There's also eventlet, which gevent was (essentially) forked from - it has the advantage of having both libevent backends (like gevent, and aren't threadsafe due to libevent) and threadsafe backends too (not that I have much call to use threads while using a greenthread-based framework).

Sure performance is worse but still better since threads yield while blocking on IO to other threads. You're doing as much work as possible and bottled only by CPU in this case.

The current project I'm working on involves managing and launching a lot of http requests to different web service api's, and gevent really is the best thing since sliced bread.

Things like rate limiting (gevent can monkey patch time.sleep), error handling, and scaling to a large number of concurrent connections (see gevent.pool.Pool) have been added to my app with surprisingly little increase in code complexity. The fact that you write your code as if it was synchronous makes it so much easier to maintain. I don't have to find my way through callback spaghetti. I also find asynchronous much easier to grok than threading (and it's also more lightweight)

This is very interesting, but I don't think comparing it to paste is valid. Paste is more meant as a development server, is it not?

No, not at all. Well, people do use it for development, but it's pretty much the recommended deployment option for several Python web frameworks, including Pylons.

Not true. Production deployments in Pylons are primarily done with mod_wsgi behind apache or in some cases uwsgi behind nginx.

Paste is generally not recommended outside of development purposes.


"There are lots of ways of deploying an application, one of which is to use the paster serve command which takes the configuration file that has already been used to setup the application and serves it on a local HTTP server for production use."

I've spent a good year developing with Pylons and this question of recommended production setup comes up about once every couple months in the official mailing list. Paste is considered by far the worst option in terms of performance, which is why most devs go with Apache/mod_wsgi. Nobody recommends Paste. Some (in my case) deployed with nginx/uwsgi.

The official docs recommend Paste. We've had apps in production running on Paste since 2007. At the time, neither mod_wsgi or uwsgi were around. Certainly it may not be the best way to run in production, but it's not for development only.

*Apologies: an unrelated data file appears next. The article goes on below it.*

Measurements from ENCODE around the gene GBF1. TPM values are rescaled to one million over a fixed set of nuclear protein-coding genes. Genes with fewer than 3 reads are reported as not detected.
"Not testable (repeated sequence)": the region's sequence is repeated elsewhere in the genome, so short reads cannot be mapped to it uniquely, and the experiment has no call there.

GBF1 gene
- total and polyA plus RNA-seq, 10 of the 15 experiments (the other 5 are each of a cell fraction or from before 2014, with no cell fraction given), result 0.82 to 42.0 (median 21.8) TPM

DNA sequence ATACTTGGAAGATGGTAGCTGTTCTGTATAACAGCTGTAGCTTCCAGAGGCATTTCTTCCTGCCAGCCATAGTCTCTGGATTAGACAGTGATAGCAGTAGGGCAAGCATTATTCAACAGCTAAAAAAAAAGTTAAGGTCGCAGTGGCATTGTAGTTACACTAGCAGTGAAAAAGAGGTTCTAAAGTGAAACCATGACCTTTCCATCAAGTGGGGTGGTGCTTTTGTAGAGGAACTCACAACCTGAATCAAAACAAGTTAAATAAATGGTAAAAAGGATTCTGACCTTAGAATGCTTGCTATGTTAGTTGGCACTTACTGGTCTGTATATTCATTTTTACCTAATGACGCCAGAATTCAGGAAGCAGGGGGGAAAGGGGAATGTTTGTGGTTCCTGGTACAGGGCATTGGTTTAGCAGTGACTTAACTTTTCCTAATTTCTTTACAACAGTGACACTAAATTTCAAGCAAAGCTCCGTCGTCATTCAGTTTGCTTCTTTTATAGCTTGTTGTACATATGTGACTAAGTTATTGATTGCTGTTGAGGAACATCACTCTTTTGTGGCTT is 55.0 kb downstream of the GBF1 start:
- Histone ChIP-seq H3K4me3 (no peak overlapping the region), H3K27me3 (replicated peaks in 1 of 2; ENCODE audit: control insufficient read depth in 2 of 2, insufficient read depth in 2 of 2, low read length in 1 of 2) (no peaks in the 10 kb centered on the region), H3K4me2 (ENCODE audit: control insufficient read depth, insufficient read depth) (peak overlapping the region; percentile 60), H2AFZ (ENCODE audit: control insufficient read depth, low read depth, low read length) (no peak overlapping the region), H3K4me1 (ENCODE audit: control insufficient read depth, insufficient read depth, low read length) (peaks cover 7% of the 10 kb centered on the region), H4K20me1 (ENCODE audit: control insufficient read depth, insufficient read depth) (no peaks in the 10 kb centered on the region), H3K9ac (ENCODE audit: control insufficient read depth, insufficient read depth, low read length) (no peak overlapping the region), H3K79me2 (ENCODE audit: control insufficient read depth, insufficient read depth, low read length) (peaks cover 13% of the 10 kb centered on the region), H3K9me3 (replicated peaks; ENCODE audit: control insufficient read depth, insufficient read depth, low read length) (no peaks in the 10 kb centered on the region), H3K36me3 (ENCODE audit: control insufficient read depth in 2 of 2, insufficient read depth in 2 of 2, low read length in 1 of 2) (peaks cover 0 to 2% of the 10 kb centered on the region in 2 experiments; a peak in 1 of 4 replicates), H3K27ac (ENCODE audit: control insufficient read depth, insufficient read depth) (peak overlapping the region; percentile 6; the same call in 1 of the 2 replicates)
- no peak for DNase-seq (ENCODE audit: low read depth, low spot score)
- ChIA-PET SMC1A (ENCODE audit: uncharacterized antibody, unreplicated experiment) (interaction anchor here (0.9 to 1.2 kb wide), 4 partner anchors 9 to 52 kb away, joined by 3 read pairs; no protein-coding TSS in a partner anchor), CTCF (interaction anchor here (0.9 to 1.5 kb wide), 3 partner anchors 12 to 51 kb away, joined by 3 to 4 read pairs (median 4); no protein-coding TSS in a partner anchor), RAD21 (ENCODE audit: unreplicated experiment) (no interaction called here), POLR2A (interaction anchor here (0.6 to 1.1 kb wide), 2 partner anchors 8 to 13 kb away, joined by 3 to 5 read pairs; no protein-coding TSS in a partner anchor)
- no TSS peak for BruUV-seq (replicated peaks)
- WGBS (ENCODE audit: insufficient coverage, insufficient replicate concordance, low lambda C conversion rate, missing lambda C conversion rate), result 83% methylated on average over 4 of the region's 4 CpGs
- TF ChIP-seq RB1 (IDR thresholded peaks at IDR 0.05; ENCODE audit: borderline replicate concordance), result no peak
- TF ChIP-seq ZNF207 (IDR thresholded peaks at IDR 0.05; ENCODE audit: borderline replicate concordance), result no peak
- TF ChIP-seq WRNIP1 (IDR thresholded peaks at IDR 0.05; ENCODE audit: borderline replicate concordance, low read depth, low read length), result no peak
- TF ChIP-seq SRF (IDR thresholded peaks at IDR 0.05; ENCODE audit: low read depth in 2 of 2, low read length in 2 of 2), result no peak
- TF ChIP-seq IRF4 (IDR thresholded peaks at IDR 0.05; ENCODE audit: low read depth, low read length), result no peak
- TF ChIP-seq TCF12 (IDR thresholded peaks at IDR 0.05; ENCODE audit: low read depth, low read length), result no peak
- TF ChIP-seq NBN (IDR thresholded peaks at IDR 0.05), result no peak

I wonder how it might compare to Tornado (http://www.tornadoweb.org/)

Here's a blog post from several months ago: http://nichol.as/benchmark-of-python-web-servers

Gevent uses the http server built into libevent, which is written in C, so it's no surprise that it is fast.

I love Tornado personally, but I wanted to write synchronous code.

Eventlet (the project that Gevent forked from) allows you to write hubs while gevent only supports the libevent hub. So I made http://github.com/vishnevskiy/greentornado to allow Eventlet to run on Tornado's IOLoop. Been working for a while in production with no issues.

Would have made it for gevent though if I could since after reading the code of gevent and Eventlet I found that gevent's code base was much cleaner.

The creators of Tornado recommend writing synchronous code for everything except "long" operations for which you have no control. Examples of these include long polling and requests to third party services. Requests to your local database are not long operations. If these requests are long operations, then you have a latency problem with your application.

The Tornado people recommend running more instances of the application than CPUs to handle the short blocking requests to local databases and what not.

Although it depends on what your app does, my guess is that typical applications written with this philosophy are mostly synchronous code.

With eventlet and gevent you can write asynchronous that looks synchronous. Which is the point of greentornado.

That being said we still use synchronous calls to our databases.

^ This is really good stuff. Writing synchronous code for async programs really helps with maintainability.

how is this better than (the mature, well engineered) twisted?